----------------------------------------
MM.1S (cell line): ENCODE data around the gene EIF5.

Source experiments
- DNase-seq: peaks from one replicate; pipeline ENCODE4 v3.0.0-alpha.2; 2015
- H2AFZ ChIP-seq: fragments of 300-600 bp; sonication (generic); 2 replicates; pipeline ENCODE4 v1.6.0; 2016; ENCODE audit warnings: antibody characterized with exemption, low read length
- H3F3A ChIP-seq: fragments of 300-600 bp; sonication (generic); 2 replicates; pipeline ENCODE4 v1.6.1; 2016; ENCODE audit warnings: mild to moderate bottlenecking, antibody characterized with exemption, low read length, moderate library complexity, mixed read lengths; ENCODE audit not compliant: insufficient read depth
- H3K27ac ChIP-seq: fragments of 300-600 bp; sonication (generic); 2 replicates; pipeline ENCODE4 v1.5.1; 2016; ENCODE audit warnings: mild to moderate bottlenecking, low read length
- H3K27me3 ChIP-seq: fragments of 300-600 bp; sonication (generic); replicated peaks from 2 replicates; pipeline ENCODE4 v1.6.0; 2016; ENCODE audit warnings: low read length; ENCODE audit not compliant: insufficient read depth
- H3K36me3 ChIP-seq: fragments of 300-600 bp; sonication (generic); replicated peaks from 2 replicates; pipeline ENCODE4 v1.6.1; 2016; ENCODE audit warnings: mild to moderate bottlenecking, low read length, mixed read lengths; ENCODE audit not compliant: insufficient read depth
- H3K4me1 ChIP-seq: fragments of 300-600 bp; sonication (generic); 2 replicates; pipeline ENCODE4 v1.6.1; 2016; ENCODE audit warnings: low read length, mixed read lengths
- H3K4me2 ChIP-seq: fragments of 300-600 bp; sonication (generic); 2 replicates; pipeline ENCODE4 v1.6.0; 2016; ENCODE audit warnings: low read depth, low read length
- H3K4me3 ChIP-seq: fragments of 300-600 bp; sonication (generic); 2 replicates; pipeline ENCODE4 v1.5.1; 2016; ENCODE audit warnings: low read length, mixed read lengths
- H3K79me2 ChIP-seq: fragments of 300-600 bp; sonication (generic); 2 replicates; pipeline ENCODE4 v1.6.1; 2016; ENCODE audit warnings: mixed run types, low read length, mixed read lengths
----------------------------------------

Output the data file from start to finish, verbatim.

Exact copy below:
MM.1S (cell line): ENCODE data around the gene EIF5.

Source experiments
- DNase-seq: peaks from one replicate; pipeline ENCODE4 v3.0.0-alpha.2; 2015
- H2AFZ ChIP-seq: fragments of 300-600 bp; sonication (generic); 2 replicates; pipeline ENCODE4 v1.6.0; 2016; ENCODE audit warnings: antibody characterized with exemption, low read length
- H3F3A ChIP-seq: fragments of 300-600 bp; sonication (generic); 2 replicates; pipeline ENCODE4 v1.6.1; 2016; ENCODE audit warnings: mild to moderate bottlenecking, antibody characterized with exemption, low read length, moderate library complexity, mixed read lengths; ENCODE audit not compliant: insufficient read depth
- H3K27ac ChIP-seq: fragments of 300-600 bp; sonication (generic); 2 replicates; pipeline ENCODE4 v1.5.1; 2016; ENCODE audit warnings: mild to moderate bottlenecking, low read length
- H3K27me3 ChIP-seq: fragments of 300-600 bp; sonication (generic); replicated peaks from 2 replicates; pipeline ENCODE4 v1.6.0; 2016; ENCODE audit warnings: low read length; ENCODE audit not compliant: insufficient read depth
- H3K36me3 ChIP-seq: fragments of 300-600 bp; sonication (generic); replicated peaks from 2 replicates; pipeline ENCODE4 v1.6.1; 2016; ENCODE audit warnings: mild to moderate bottlenecking, low read length, mixed read lengths; ENCODE audit not compliant: insufficient read depth
- H3K4me1 ChIP-seq: fragments of 300-600 bp; sonication (generic); 2 replicates; pipeline ENCODE4 v1.6.1; 2016; ENCODE audit warnings: low read length, mixed read lengths
- H3K4me2 ChIP-seq: fragments of 300-600 bp; sonication (generic); 2 replicates; pipeline ENCODE4 v1.6.0; 2016; ENCODE audit warnings: low read depth, low read length
- H3K4me3 ChIP-seq: fragments of 300-600 bp; sonication (generic); 2 replicates; pipeline ENCODE4 v1.5.1; 2016; ENCODE audit warnings: low read length, mixed read lengths
- H3K79me2 ChIP-seq: fragments of 300-600 bp; sonication (generic); 2 replicates; pipeline ENCODE4 v1.6.1; 2016; ENCODE audit warnings: mixed run types, low read length, mixed read lengths